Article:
Hallmark Cards Inc. has asked what it calls the “Court of Appeals for the Hollywood Circuit” to reconsider a ruling that pits the greeting card company’s First Amendment rights against Paris Hilton’s right to her own image.
A panel of the U.S. Court of Appeals for the 9th Circuit ruled on Aug. 31 that a greeting card bearing Hilton’s image and catchphrase constituted free speech and that Hilton is indeed “a topic of widespread, public interest,” but that the hotel heiress still could argue that the card misappropriated her likeness.
In an en banc appeal filed Sept. 18, Hallmark asked the full 9th Circuit to reverse that conclusion.
“Spoofing how a celebrity appears in a work that the public commonly associates with that celebrity is a standard practice of satirists, parodists and other speakers,” Hallmark’s attorneys wrote. The 9th Circuit panel’s “unprecedented finding that the publicity rights of an iconic celebrity may trump the First Amendment in the context of fully-protected speech that spoofs that celebrity…creates uncertain and unreliable legal standards that will drastically chill speech if allowed to stand.”
Hilton sued Hallmark two years ago, alleging that one of its birthday cards constituted misappropriation of publicity under California law, as well as false designation and trademark infringement under federal law. The front of the birthday card bears an image of a cartoon waitress with Hilton’s head superimposed on it, above which a caption says: “Paris’s First Day as a Waitress.” Hilton is saying to the customer: “Don’t touch that, it’s hot.” The customer replies: “What’s hot?” And Hilton responds: “That’s hot.” According to court documents, Hilton has registered the phrase “that’s hot” as a trademark.
Hilton had argued that the card portrays a scene from an episode of television series “The Simple Life” in which she works as a waitress, according to court papers.
Hallmark filed a motion to dismiss and a federal judge in Los Angeles granted that motion as to the trademark infringement claim but denied the remaining claims. The judge also denied a separate motion that Hallmark filed to strike the publicity claim under California’s anti-SLAPP statute, which allows defendants to throw out “strategic lawsuits against public participation” that are brought simply to quell freedom of speech. The SLAPP motions cannot be granted, however, if “there is a probability that the plaintiff will prevail on the claim.”
The 9th Circuit found that Hallmark cannot claim a defense of “public interest” because its card does not “publish or report information,” as do the news media. The court also relied on the “transformative” test outlined in two prior California Supreme Court cases to determine whether the image at issue was so transformed as to constitute a creation separate from the celebrity’s likeness.
The image isn’t exactly the same as what was presented during “The Simple Life” episode: The restaurant style is different, as is the food and Hilton’s attire. “Despite these differences, however, the basic setting is the same: we see Paris Hilton, born to privilege, working as a waitress,” the 9th Circuit ruled.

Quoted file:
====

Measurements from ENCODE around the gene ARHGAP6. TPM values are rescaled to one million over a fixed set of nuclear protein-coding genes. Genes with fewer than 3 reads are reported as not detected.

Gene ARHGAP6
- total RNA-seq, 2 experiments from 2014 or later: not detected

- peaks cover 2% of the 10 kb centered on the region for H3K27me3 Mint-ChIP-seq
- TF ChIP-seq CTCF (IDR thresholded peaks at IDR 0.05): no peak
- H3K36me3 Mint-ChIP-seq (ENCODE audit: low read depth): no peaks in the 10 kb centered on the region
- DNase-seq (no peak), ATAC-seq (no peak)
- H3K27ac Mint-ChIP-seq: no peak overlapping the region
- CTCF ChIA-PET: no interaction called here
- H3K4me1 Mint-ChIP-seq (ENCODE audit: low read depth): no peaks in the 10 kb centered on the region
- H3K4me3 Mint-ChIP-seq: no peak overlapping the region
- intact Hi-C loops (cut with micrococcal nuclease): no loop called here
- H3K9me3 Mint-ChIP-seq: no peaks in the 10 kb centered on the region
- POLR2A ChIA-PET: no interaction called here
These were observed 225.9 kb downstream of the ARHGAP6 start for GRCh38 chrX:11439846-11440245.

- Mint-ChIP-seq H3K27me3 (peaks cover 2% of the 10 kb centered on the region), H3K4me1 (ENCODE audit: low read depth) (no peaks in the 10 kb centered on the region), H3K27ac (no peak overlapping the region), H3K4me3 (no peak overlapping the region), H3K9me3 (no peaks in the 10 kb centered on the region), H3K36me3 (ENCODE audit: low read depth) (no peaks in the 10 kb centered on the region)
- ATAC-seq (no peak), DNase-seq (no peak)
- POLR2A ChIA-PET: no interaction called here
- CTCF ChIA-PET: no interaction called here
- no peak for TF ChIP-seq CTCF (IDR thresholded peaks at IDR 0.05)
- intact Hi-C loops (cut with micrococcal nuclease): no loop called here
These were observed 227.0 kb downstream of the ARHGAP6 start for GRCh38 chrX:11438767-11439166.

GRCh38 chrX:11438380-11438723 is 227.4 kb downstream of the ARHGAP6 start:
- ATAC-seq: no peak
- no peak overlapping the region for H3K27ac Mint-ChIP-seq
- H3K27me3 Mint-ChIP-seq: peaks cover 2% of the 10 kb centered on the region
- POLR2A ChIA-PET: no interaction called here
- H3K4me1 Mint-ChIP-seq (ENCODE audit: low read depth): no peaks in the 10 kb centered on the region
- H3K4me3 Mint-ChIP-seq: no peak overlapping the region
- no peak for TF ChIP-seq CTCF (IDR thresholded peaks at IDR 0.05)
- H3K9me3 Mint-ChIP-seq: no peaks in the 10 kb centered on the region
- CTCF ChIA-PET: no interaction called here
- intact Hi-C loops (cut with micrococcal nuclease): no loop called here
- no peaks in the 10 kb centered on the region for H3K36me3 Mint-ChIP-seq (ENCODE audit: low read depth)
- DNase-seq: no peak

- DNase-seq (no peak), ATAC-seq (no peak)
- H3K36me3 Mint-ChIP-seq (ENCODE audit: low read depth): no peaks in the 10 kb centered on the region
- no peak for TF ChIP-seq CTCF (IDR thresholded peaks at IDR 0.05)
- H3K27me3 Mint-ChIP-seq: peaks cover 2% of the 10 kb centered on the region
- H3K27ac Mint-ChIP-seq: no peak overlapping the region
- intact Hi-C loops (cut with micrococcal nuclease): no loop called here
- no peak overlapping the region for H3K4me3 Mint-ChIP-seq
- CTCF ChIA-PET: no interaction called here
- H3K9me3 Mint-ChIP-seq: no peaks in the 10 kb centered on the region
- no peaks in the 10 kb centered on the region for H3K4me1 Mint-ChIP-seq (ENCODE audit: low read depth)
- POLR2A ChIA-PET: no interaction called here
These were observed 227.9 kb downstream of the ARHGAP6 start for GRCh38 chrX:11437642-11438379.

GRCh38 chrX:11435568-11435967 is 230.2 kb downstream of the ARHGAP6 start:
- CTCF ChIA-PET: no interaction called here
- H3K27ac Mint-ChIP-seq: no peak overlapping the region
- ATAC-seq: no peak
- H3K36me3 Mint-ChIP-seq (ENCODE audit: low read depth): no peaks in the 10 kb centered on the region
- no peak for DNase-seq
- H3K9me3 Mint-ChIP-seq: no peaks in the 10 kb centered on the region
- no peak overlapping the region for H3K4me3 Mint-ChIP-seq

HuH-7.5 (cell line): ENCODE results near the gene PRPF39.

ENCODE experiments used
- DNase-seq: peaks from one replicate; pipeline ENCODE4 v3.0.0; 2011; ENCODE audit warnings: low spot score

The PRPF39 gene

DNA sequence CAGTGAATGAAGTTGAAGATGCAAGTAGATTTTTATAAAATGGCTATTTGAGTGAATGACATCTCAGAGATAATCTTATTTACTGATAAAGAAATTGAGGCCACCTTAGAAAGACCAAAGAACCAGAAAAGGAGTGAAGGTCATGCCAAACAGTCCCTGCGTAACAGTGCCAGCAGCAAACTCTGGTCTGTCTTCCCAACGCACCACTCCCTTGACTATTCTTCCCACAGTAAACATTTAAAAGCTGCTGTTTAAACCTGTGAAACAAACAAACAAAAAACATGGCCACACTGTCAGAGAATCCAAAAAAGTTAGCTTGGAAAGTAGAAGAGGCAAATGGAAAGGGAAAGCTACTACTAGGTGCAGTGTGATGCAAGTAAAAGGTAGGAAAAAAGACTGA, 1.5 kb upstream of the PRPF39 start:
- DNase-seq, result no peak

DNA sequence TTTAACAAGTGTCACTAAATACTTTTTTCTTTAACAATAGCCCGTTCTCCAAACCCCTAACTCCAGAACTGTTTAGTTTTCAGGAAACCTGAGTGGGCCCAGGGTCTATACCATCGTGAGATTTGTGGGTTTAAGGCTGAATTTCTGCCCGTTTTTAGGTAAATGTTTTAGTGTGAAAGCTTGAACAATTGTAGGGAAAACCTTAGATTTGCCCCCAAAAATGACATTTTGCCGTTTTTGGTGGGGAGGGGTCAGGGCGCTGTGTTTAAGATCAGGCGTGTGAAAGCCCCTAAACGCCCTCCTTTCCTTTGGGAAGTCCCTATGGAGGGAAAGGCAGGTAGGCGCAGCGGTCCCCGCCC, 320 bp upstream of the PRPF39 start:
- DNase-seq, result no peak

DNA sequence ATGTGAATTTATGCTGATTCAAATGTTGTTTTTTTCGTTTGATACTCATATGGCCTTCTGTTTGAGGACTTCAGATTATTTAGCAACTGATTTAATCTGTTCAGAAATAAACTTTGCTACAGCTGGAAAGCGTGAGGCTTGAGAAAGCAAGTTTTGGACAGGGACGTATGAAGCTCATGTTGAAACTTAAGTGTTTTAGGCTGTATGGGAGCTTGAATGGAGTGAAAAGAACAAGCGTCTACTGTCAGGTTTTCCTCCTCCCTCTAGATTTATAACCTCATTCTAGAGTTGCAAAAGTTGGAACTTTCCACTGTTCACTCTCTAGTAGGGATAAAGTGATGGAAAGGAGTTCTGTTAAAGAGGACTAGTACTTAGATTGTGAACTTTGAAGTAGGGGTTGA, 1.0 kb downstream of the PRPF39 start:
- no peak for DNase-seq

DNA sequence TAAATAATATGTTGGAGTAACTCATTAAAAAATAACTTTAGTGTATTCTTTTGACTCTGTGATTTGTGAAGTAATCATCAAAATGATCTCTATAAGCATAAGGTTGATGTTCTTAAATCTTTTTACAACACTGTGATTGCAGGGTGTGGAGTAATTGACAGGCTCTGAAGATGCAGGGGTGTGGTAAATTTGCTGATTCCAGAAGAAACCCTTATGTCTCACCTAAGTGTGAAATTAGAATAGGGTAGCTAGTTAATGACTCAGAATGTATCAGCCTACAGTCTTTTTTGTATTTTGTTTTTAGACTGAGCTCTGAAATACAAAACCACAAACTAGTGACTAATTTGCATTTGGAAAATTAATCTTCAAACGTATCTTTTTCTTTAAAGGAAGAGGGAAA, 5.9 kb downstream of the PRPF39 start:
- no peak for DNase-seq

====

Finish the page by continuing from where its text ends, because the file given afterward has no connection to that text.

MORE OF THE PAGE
In its rehearing petition, Hallmark argues that the differences are distinctive enough to be protected by the First Amendment. The decision’s “misinterpretation and misapplication of the transformative use standard has far-reaching, speech-prohibitive implications to speakers who look to the ‘Court of Appeals for the Hollywood Circuit’ for guidance on important First Amendment protections,” the petition says.
The decision also conflicts with 9th Circuit precedent in Hoffman v. Capital Cities/ABC Inc., 255 F.3d 1180 (9th Cir. 2001), which found that an image appearing to portray a celebrity’s name and likeness was transformative and, therefore, protected by the First Amendment. That case involved claims by actor Dustin Hoffman involving an image with Hoffman’s head superimposed onto a man’s body with the American flag background from the movie “Tootsie,” in which he appeared in drag. The 9th Circuit rejected Hoffman’s claims on First Amendment grounds, concluding that the image had been transformed enough to be separate from his character in the movie.
“In reality, the use in Hoffman was much closer to Hoffman’s previous work than is the use in the card to Hilton’s previous work,” Hallmark’s petition argues.
Lincoln Bandlow, a partner in the Los Angeles office of Lathrop & Gage, who represents Hallmark, said the Hoffman case is the 9th Circuit’s only interpretation of the transformative test.
“The ball game comes down to determining what contributions are enough to make it transformative,” he said. “In Hoffman, they held that minimal contributions were necessary, and certainly significantly less creative contributions than were made by the card.”
Hilton’s attorney, Brent Blakely, principal of the Blakely Law Group in Los Angeles, said that Hallmark’s comparison to the Hoffman case fails.
“In Hoffman the thing being offered for sale was the magazine, not the clothing that was incidentally on Dustin Hoffman in those photographs,” he said. “In our case, what is for sale, what is the product, are the greeting cards. That is a big difference.”
He noted that the Hoffman decision was the result of a bench trial, not a ruling on an anti-SLAPP motion, as is the Hilton case.
Amanda Bronstad can be reached at email@example.com.